The researchers did not hail from House Greyjoy — "What is dead may never die" — but came largely from the Yale School of Medicine. They connected 32 pig brains to a system called BrainEx. BrainEx is an artificial perfusion system — that is, a system that takes over the functions normally regulated by the organ. The pigs had been killed four hours earlier at a U.S. Department of Agriculture slaughterhouse; their brains completely removed from the skulls.

BrainEx pumped an experiment solution into the brain that essentially mimic blood flow. It brought oxygen and nutrients to the tissues, giving brain cells the resources to begin many normal functions. The cells began consuming and metabolizing sugars. The brains' immune systems kicked in. Neuron samples could carry an electrical signal. Some brain cells even responded to drugs.

The researchers have managed to keep some brains alive for up to 36 hours, and currently do not know if BrainEx can have sustained the brains longer. "It is conceivable we are just preventing the inevitable, and the brain won't be able to recover," said Nenad Sestan, Yale neuroscientist and the lead researcher.

As a control, other brains received either a fake solution or no solution at all. None revived brain activity and deteriorated as normal.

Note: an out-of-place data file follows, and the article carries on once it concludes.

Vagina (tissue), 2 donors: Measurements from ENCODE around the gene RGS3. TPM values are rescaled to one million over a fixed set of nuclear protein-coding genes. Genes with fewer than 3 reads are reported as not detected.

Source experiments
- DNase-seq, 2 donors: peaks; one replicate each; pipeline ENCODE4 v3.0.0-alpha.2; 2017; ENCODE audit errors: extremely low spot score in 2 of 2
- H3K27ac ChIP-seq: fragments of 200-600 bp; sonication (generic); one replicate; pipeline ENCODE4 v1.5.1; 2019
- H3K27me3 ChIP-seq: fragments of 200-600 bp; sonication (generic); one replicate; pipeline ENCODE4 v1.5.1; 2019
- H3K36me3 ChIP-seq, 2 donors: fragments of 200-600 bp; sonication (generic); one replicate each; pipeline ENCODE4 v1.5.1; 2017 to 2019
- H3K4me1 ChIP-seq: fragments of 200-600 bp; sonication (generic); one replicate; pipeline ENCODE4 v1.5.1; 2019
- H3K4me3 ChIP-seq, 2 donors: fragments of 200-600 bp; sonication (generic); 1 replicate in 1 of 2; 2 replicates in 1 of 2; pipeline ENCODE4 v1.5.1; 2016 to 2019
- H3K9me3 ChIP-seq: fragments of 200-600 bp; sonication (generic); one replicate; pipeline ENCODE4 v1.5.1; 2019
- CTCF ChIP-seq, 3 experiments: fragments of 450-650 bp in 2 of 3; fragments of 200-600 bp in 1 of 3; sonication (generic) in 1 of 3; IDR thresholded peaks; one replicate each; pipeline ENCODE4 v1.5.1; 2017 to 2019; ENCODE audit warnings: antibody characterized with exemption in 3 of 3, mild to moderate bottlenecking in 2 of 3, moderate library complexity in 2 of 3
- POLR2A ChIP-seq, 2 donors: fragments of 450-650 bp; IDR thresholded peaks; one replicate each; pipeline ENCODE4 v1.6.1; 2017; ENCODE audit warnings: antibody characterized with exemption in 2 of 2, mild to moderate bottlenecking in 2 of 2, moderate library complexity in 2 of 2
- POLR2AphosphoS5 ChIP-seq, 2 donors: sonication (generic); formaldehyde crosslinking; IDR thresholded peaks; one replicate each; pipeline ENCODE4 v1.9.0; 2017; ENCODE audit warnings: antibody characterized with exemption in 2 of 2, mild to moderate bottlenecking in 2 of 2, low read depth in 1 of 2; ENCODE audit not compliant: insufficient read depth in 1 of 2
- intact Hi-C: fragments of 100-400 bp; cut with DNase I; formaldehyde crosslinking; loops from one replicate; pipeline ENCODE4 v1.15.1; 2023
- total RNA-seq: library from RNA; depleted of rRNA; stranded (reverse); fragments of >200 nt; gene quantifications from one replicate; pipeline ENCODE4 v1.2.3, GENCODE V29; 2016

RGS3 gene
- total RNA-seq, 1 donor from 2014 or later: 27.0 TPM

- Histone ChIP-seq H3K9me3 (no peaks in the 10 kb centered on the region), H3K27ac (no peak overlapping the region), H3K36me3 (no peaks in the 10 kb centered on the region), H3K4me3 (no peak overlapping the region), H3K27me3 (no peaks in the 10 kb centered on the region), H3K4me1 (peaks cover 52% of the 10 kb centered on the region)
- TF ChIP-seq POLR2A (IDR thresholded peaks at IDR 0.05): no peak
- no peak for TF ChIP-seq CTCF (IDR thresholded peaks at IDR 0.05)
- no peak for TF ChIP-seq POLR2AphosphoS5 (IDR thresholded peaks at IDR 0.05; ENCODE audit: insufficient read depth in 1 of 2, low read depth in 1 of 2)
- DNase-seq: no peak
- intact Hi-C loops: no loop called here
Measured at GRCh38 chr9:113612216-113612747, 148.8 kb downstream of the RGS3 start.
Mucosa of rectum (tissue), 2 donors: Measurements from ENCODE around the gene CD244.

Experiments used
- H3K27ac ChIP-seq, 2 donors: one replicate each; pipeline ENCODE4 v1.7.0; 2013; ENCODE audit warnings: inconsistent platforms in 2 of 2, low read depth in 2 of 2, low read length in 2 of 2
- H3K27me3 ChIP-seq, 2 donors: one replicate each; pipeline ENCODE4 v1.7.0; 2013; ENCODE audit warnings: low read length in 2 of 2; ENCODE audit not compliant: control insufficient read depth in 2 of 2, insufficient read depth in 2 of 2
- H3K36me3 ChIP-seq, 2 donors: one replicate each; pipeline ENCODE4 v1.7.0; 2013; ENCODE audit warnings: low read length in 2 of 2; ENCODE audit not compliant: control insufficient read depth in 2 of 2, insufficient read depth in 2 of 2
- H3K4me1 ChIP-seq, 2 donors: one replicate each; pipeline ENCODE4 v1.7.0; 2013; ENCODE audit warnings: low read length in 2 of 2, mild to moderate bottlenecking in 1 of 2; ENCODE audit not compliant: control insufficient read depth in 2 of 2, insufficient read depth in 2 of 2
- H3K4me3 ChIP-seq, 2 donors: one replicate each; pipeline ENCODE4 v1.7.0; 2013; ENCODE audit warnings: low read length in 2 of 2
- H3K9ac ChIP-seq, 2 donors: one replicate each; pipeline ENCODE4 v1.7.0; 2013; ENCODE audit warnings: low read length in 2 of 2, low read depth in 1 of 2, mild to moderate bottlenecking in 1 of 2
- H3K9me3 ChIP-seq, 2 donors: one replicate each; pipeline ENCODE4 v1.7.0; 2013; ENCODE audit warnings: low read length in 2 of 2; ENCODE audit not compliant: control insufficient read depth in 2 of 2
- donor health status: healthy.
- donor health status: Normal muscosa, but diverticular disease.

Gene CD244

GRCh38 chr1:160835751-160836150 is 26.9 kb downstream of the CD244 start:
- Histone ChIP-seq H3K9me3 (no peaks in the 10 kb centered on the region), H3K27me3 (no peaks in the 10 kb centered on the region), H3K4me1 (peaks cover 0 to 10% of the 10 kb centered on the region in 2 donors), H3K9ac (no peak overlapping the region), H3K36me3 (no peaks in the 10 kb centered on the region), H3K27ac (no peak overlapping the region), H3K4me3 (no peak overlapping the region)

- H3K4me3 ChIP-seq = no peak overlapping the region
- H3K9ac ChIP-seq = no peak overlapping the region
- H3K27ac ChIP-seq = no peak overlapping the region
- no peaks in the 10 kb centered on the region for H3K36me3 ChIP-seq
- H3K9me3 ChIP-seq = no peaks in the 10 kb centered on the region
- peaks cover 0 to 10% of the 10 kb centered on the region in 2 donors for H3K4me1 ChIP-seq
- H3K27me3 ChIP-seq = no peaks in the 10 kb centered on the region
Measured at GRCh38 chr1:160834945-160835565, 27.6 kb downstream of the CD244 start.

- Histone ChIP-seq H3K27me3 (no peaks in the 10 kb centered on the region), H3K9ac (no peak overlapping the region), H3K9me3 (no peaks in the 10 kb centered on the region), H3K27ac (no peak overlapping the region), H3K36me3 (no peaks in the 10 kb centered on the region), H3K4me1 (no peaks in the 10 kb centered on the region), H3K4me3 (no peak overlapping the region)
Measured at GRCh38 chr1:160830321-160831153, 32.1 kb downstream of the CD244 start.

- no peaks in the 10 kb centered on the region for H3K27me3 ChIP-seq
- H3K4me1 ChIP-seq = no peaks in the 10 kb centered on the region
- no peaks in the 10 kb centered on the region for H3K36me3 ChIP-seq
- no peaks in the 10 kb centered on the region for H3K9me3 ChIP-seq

The researchers hope the technology can enhance our ability to study the brain and its cellular functions. One of the main avenues of such studies would be brain disorders and diseases. This could point the way to developing new of treatments for the likes of brain injuries, Alzheimer's, Huntington's, and neurodegenerative conditions.

"This is an extraordinary and very promising breakthrough for neuroscience. It immediately offers a much better model for studying the human brain, which is extraordinarily important, given the vast amount of human suffering from diseases of the mind [and] brain," Nita Farahany, the bioethicists at the Duke University School of Law who wrote the study's commentary, told National Geographic.

An ethical gray matter

Before anyone gets an Island of Dr. Moreau vibe, it's worth noting that the brains did not approach neural activity anywhere near consciousness.

The BrainEx solution contained chemicals that prevented neurons from firing. To be extra cautious, the researchers also monitored the brains for any such activity and were prepared to administer an anesthetic should they have seen signs of consciousness.

Even so, the research signals a massive debate to come regarding medical ethics and our definition of death.